Another hour went on through the skies before we got to land on top of some mountain. There were a couple of them standing on the ground, waiting for us to land. Both were men around their mid 20’s. And both of them had a slim and lanky build.

“Meet Ishvar Shatosh and Morsden Letha’as.” Eran introduced. His voice was emotionless, which was already a give away that he didn’t know both men personally. “They’re mercenaries for hire, but I got to convince them to be pro bono since they are willing to do anything to take down the Black Sorceress. Morsden is a former Rytier here in Zidania and a member of two Houses—the Kaizer and the Yeter’ el. Ishvar, on the other hand, is a mage from Qidrah who specializes in negating magical attacks.”

Both of them were wearing the same color themes, but both also had less leather on them. However, Ishvar had a lot of knives and other projectile weaponry all over his clothes. There was even a couple of short swords strapped to his back. I wasn’t sure what it was for, but mages don’t usually fight with bladed weapons.

I just gave him a funny look before Eran approached them. “We still have a good distance to cover. Let’s just get this over with.”

The four of us started to walk, and a cave sprung into view on the side of the mountain. We went inside, and Morsden used his magic to summon a massive ball of flame that hovered over this hand. It served as our torch as we went deeper into the opening. And at the end of the tunnel was a tremendous naturally-made dome with a pedestal in the middle. It was on an elevated platform that had weird markings all around.

“Good job on finding this.” Eran commented.

“It wasn’t easy.” Ishvar grumbled. “I had to corner a few people to make sure it was legitimate. It seems that this Artizal is being used by some people from the Ministry of Solus Magus to go directly to M’Vokagola. And you know how much they hold on to their secrets.”

“How did you manage to extract it out of them?” Eran asked.

“It went bloody.” The man shrugged. “And it took a while before they spat out the necessary combinations to use this portal.”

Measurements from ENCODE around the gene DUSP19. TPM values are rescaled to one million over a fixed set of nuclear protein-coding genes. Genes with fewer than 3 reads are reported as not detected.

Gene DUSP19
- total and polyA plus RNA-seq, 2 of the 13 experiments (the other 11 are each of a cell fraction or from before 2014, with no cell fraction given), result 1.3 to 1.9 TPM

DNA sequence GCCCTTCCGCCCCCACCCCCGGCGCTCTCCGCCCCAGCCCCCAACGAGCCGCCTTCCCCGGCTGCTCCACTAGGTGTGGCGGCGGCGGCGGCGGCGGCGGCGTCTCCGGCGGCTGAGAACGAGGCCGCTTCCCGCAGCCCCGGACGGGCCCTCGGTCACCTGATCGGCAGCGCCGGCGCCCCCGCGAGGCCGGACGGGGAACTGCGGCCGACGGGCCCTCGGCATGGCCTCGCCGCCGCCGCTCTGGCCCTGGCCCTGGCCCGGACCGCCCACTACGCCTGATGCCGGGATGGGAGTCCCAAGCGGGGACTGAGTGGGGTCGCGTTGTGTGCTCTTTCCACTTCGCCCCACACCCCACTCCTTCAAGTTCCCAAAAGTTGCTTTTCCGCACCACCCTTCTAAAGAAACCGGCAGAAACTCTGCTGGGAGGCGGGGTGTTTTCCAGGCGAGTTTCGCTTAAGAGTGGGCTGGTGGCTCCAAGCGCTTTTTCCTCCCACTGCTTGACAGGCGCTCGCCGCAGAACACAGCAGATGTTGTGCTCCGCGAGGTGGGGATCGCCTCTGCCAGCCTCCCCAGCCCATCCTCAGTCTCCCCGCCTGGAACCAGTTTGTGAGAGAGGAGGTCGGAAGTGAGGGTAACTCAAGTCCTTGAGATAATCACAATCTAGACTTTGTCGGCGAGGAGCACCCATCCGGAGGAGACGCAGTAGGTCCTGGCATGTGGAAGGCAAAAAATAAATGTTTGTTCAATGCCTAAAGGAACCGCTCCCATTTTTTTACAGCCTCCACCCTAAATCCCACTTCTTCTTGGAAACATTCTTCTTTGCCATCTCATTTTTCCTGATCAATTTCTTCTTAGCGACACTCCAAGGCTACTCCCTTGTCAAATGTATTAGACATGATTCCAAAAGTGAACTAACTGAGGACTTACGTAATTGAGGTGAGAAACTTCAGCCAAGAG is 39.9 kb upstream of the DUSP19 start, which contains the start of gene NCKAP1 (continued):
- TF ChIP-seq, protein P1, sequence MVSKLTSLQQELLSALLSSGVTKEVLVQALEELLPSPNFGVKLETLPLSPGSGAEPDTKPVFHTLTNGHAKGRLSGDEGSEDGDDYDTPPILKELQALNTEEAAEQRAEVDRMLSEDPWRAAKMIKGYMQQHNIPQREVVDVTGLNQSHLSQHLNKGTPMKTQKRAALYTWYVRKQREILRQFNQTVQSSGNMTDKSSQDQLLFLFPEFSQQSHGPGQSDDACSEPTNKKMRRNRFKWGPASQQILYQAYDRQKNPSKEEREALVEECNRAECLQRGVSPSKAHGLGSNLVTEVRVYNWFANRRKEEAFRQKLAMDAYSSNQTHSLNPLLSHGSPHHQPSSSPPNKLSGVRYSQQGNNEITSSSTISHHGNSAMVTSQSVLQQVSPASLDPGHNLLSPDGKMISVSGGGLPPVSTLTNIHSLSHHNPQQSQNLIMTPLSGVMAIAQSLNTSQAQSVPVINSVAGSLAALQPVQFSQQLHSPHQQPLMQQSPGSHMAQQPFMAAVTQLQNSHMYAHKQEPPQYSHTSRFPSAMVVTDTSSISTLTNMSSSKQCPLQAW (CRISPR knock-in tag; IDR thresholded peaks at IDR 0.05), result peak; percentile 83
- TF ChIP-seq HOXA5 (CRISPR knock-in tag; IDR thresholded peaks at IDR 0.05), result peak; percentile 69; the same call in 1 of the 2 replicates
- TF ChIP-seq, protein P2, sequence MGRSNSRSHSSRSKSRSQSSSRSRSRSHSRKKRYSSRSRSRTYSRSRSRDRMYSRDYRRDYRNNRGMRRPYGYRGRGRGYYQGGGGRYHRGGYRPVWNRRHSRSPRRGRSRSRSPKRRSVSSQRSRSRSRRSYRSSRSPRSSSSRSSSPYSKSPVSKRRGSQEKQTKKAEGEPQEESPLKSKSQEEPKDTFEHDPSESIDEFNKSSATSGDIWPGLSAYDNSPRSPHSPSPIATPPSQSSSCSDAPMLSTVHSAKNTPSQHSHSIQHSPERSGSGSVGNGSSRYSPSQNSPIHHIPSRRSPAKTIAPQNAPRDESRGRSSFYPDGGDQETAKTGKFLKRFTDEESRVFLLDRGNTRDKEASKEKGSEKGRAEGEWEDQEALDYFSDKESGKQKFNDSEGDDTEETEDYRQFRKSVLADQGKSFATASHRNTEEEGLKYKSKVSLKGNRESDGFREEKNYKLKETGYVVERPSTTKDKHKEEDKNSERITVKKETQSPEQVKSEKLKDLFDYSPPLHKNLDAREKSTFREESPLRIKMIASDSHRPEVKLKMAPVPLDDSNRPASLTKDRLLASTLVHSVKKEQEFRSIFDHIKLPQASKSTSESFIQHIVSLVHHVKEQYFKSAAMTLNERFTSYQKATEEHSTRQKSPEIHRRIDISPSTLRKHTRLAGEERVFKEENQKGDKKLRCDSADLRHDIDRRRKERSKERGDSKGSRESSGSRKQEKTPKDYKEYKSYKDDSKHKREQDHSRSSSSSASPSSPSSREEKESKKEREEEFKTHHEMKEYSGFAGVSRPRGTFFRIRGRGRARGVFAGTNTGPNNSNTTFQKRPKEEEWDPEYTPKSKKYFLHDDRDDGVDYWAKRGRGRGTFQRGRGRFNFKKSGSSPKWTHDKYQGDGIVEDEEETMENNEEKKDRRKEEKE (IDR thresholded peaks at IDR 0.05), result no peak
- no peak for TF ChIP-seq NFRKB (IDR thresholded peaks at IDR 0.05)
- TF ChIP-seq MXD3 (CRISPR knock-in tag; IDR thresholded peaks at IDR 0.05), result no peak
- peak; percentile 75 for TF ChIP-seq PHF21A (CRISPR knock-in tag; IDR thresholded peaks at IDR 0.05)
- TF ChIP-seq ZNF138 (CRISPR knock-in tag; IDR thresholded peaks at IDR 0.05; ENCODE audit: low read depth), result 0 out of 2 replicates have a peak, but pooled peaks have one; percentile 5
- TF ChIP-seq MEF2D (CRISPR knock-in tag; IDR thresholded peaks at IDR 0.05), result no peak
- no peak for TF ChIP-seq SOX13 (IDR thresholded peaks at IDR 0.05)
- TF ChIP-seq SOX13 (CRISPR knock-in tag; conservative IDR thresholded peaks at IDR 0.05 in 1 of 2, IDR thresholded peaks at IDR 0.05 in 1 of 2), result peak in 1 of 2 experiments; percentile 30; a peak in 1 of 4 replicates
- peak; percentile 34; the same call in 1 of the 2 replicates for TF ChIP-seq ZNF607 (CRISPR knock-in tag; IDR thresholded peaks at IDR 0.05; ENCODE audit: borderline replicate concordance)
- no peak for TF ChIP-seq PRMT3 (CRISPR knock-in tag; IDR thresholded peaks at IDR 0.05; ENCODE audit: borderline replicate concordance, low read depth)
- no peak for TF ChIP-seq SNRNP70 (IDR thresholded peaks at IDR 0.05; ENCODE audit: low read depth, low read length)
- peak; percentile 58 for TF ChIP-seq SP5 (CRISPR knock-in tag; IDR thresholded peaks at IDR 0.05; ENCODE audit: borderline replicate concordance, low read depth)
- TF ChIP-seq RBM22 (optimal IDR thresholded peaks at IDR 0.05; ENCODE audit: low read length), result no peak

The four of us stepped into the platform, and Ishvar navigated the pedestal. There were markings all over it. The small tower-like marble contraption was divided into segments that could be rotated. As soon as Ishvar aligned the proper components, it started to shake. Everything aside, the platform faded, and the cave vanished. It was replaced by the view of the clear sky.

We were suddenly transported to the middle of some forest. Ishvar scanned the area and saw some old tracks that were used. He crouched to some seemingly random spot to inspect closer.

“This way.” The man directed. Then he took a couple of throwing knives and hurled it to few spots around the pedestal. “It’s a day old, and I don’t see any other fresh tracks, so we’re in the clear.”

We just nodded at each other in silence and kept on walking for a couple more hours. Ishvar took the lead while Eran and Marsdon were guarding the rear. I was in the middle because I had the least experience when it comes to fighting. We were already in hostile territory, after all.

Everyone stayed quiet. My palms were sweaty, and my stomach was churning into some awful dance. I would quickly jerk my line of vision from left to right as if someone would attack us at any second. But after an hour of walking through the trail, nothing really abnormal happened.

At the end of the trek was a hill that oversees huge plains beyond it.

“We’re here. This will be our exit point.” Eran announced. Then he turned to our other two companions. “As soon as we got out, you know what to do.”

With their commands given, they started to walk away.

“Wait!” I quipped. Then I ran up to them before showing them a secret I was supposed to save for later on. There were only a few doses that I concocted during my short experiments with Isis. In each of my palms was a small viper that was wrapped around my fingers. “Just in case. They’re friendly, and I think they’ll be handy for a worst-case scenario.”